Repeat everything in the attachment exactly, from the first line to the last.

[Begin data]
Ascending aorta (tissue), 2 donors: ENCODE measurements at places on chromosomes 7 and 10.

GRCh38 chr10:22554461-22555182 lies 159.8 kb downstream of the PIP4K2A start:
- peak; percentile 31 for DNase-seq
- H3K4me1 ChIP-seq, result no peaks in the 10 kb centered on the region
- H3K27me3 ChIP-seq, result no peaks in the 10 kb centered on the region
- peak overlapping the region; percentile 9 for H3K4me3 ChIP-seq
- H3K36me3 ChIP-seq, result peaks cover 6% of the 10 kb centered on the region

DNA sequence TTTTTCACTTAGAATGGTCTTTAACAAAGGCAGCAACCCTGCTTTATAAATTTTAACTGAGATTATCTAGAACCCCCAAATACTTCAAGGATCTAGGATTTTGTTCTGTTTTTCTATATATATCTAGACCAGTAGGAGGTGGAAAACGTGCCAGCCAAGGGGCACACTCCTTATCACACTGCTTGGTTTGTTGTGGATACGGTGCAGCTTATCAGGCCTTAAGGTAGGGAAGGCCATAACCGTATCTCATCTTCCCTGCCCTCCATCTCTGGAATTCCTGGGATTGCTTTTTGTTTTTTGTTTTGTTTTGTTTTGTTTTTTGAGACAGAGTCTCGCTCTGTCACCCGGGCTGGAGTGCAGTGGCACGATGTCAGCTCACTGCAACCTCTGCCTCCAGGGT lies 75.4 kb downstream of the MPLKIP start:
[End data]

Ascending aorta (tissue), 2 donors: ENCODE measurements at places on chromosomes 7 and 10.

GRCh38 chr10:22554461-22555182 lies 159.8 kb downstream of the PIP4K2A start:
- peak; percentile 31 for DNase-seq
- H3K4me1 ChIP-seq, result no peaks in the 10 kb centered on the region
- H3K27me3 ChIP-seq, result no peaks in the 10 kb centered on the region
- peak overlapping the region; percentile 9 for H3K4me3 ChIP-seq
- H3K36me3 ChIP-seq, result peaks cover 6% of the 10 kb centered on the region

DNA sequence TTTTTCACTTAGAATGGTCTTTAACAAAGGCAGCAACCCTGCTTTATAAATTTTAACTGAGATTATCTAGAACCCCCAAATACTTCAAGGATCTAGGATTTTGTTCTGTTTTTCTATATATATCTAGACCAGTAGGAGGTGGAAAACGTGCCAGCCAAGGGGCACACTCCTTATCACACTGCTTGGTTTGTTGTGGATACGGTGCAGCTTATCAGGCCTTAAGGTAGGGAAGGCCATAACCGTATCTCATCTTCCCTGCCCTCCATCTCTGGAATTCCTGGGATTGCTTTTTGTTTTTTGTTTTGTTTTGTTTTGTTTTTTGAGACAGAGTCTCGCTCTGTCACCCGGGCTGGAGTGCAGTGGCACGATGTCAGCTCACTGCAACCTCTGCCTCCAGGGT lies 75.4 kb downstream of the MPLKIP start: